You May Say I’m a Dreamer

My father was born in Lahore, as was his entire family. My mother was born in Bombay after Partition but her older siblings and parents were born in Lahore as well.

Lahoris, or people from Lahore, are typically very proud of their ancestry, culture and gentility. It’s a city that was once called the Jewel of the East, and its arts, literature, social graces and hospitality were famous the world over.

Even Partition could not rid Lahoris of the Lahore inside them.

Even today, people of my clan – though we are now second-generation Indian immigrants and have always lived in Delhi – refer to ourselves as Lahoris. And we don’t even have to say it out loud. Our Punjabi dialect – which my elders always insisted is the most genteel of all the Punjabi dialects – sets us apart from other Punjabis and declares our ‘Amritsari-Lahori’ roots.

When my uncles and aunts tell me their stories of life after Partition, I am always struck by how tenuous is the concept of nationhood and nationality, and how myopic and self-serving political leaderships are.

You can club people together into one country but you cannot change their relationship with their land. There is always a primordial link between our birthplace and our birth – the astrologers know it, the animals know it, the plants know it, the seas know it. We may travel the world but there’s always something about the land of our birth that remains within us.

Uprooting people from their birthplace without consent is an act of violence. And creating boundaries, disallowing people to travel to their birthplace, and dividing people based on unnatural notions of nationality only lays the seeds for future violence.

My father (back row, centre) with his siblings, nieces and nephews in the late 1960s

I am a dreamer.

I dream of a South Asia without borders.

Where we travel freely between countries without the need for visas, where we follow a single currency, where our countries have no more need for militarization, where war is a thing of the past, and where nuclear weapons cease to exist for human lives have rightfully taken precedence over notions of nationality.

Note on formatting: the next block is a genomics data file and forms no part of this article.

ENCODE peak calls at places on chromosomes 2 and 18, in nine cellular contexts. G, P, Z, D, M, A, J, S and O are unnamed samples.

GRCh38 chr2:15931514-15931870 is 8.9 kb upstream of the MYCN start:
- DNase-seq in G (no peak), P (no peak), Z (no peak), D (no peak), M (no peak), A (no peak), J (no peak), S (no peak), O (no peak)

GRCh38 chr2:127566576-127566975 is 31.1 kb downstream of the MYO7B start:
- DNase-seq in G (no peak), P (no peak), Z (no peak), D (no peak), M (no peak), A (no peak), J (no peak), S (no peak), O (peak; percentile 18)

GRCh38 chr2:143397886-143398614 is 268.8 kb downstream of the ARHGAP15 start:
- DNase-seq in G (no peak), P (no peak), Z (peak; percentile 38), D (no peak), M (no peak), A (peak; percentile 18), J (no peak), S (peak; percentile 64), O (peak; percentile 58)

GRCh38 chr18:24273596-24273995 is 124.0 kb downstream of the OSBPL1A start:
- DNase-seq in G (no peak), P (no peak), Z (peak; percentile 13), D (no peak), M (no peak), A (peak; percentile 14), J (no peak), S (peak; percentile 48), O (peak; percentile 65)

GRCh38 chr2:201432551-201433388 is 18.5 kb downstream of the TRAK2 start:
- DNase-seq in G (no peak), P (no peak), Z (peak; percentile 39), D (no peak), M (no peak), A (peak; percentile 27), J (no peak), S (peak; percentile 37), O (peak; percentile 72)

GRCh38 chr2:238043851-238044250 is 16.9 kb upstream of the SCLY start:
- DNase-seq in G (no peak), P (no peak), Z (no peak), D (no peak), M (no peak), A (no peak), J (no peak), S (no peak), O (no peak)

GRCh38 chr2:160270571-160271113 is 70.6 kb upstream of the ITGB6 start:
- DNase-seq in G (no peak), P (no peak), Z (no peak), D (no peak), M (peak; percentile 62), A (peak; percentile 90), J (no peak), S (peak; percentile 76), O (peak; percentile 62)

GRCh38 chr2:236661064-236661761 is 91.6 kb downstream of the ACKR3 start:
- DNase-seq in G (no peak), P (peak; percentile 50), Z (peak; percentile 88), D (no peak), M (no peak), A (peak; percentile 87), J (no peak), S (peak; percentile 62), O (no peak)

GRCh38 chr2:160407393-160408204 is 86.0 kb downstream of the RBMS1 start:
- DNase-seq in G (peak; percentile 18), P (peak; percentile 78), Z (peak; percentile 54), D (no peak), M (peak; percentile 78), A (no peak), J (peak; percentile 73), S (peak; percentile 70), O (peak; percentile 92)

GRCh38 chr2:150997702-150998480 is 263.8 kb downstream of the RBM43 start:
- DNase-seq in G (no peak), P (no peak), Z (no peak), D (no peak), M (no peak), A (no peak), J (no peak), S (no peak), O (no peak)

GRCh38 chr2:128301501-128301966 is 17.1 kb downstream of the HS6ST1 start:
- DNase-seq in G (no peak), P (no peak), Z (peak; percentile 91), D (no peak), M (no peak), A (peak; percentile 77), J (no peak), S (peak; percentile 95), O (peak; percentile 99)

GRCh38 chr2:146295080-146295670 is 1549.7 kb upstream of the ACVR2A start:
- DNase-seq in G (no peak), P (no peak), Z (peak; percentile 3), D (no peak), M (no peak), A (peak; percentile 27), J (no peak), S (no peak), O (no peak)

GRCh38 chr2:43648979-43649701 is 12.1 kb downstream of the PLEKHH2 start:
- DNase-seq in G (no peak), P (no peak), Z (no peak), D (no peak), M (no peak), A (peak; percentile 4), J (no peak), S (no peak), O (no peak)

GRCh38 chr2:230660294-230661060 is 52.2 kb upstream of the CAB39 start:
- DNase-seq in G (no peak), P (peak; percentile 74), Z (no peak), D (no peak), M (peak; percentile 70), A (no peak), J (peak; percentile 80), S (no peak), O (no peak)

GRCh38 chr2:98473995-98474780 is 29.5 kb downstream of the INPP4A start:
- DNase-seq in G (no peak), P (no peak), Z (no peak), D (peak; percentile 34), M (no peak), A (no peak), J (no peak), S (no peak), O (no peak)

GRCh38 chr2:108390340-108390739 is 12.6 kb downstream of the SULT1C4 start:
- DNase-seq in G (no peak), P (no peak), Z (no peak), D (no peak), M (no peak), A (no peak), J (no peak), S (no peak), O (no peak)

Where we are proud citizens not just of one country but of an entire region and an entire world.

Where divisive forces can no longer use hate as a weapon to accumulate power, and where unity is recognized as the greatest power of all.

Where peace means respect for each individual life – of every species.

The end to conflict doesn’t just lead to stability and prosperity, but also an absence of violence and trauma. It worked for Europe – where once-warring nations came together as a European Union with visa-free travel and one currency, and only grew from that point forward. It should be a matter of common sense, but unfortunately the vilest of human instincts are tapped into by those in positions of political power, instead of our noblest ones.

I’d like to put forward this dream of mine before you all. Perhaps you will laugh at me. Perhaps you may remind me that many others have had this dream before. You may call it an impossible mission. But perhaps one of you may decide to join me. One of you who is a dreamer too.

Humans have tried all kinds of systems – autocracies, kingdoms, communism, dictatorships, democracies. Some work and some don’t. Some work for a while and then fail. But as humans we are defined by hope and so we keep trying and evolving.

Why not try one more – a collaboration instead of conflict? Peace instead of war? Security instead of stability?

Indeed, the real question is, why ever not?

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